With another heatwave expected to hit California and neighboring western states over Labor Day weekend, the California ISO is taking precautions to prevent more rolling blackouts as demand for power spikes, including requesting statewide conservation measures and tapping additional generating capacity across the West.
The transmission grid operator for most of California and a slice of Nevada on Sept. 3 asked residents and businesses to conserve electricity use between 3 p.m. and 9 p.m. from Sept. 5-7. The state's first rotating outages in two decades occurred on Aug. 14 and Aug. 15 when early evening peak demand proved too much to handle for CAISO. In subsequent days, dramatic demand reduction across the state staved off additional blackouts.
Because the next heatwave does not appear to be as extreme as the last, the grid operator currently is not forecasting blackouts this time around, an ISO official said. But that could change.
"As we get closer and closer to each day we will know more about the accuracy of our forecasts," Eric Schmitt, CAISO’s vice president of operations, said during a media briefing.
Also on Sept. 3, the grid operator issued a solicitation notice for "any available capacity the ISO can procure under its Capacity Procurement Mechanism," or CPM. The CPM enables CAISO to acquire generation capacity to maintain grid reliability if utilities and other load-serving entities fail to meet resource adequacy requirements or if unexpected conditions create a need for additional capacity, according to the grid operator.
The solicitation seeks both in-state resources and out-of-state capacity that can be imported to the CAISO.
One of the reasons grid operators cited for the August blackouts was lack of import capacity because the heatwave affected much of the Western U.S. Additional imports may be available over the Labor Day weekend, officials said.
The grid operator, in another Sept. 3 notice, cautioned market participants against "under-scheduling of load in the day-ahead market during constrained conditions" because such forecasts can affect the real-time market and "the ISO's ability to serve actual demand."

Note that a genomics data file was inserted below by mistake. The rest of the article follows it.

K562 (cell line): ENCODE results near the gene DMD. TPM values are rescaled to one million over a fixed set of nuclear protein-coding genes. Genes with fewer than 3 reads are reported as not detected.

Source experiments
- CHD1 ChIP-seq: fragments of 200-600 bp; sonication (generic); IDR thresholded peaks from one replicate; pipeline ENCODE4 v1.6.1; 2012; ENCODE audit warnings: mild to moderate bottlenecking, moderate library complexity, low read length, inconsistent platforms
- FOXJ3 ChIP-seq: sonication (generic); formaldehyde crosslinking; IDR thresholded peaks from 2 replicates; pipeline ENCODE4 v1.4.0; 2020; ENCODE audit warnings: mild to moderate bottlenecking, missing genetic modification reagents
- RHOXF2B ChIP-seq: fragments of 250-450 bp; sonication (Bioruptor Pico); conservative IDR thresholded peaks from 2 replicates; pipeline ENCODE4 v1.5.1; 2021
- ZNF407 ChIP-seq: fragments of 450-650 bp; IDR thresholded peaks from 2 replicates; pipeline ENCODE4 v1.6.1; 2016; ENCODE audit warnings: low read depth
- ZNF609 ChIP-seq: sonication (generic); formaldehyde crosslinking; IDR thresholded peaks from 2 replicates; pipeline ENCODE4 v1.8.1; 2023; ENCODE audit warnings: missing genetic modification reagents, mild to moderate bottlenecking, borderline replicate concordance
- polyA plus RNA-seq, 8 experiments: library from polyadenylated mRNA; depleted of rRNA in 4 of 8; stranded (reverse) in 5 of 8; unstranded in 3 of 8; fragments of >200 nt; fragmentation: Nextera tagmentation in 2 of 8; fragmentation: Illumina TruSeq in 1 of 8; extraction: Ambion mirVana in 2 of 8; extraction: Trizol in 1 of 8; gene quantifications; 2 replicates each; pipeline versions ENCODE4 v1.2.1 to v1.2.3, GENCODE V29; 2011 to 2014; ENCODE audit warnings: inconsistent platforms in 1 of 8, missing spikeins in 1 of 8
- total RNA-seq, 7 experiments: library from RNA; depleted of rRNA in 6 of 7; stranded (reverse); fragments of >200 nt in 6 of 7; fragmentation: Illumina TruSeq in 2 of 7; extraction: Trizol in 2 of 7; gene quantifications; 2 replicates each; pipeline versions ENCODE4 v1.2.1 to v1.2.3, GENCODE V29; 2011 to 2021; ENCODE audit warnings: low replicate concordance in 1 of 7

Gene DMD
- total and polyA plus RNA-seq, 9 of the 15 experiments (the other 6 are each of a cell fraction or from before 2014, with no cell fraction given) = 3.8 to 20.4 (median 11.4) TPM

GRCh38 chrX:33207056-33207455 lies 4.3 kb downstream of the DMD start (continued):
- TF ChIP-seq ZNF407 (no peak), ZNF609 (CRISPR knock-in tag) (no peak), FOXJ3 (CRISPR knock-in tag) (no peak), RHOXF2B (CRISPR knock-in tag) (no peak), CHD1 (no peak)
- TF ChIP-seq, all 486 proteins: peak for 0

A grid official stopped short of attributing the practice to market manipulation, which some market observers believe may have contributed to the August blackouts. But the ISO will explore the question of "bad actors versus just inaccuracies in forecasting" in an ongoing root-cause analysis of the outages, according to Mark Rothleder, CAISO's vice president of market policy and performance.
California's continued capacity crunch comes as the state conducts a sweeping review of its strategy for securing grid reliability as the state transitions to higher percentages of variable renewable power and battery storage while phasing out fossil fuel-fired generation.
On Sept. 1, a state agency approved extended operating lives for four aging natural gas plants in Southern California for one to three years as developers seek to add at least an additional 3,300 MW of resources, mostly energy storage.
"They thought they needed to do this, really, to offset the declining contribution of incremental solar resources" at day's end, Steve Piper, energy research director at S&P Global Market Intelligence, said during a Sept. 3 presentation. "As you add more solar you are having less impact on the net peak demand as it shifts later in the day."
While S&P Global Market Intelligence's reserve margin forecast for California indicates a sufficient capacity cushion, at or above 15% over the next decade, "events this past summer indicate that CAISO may have more work to do," Piper said.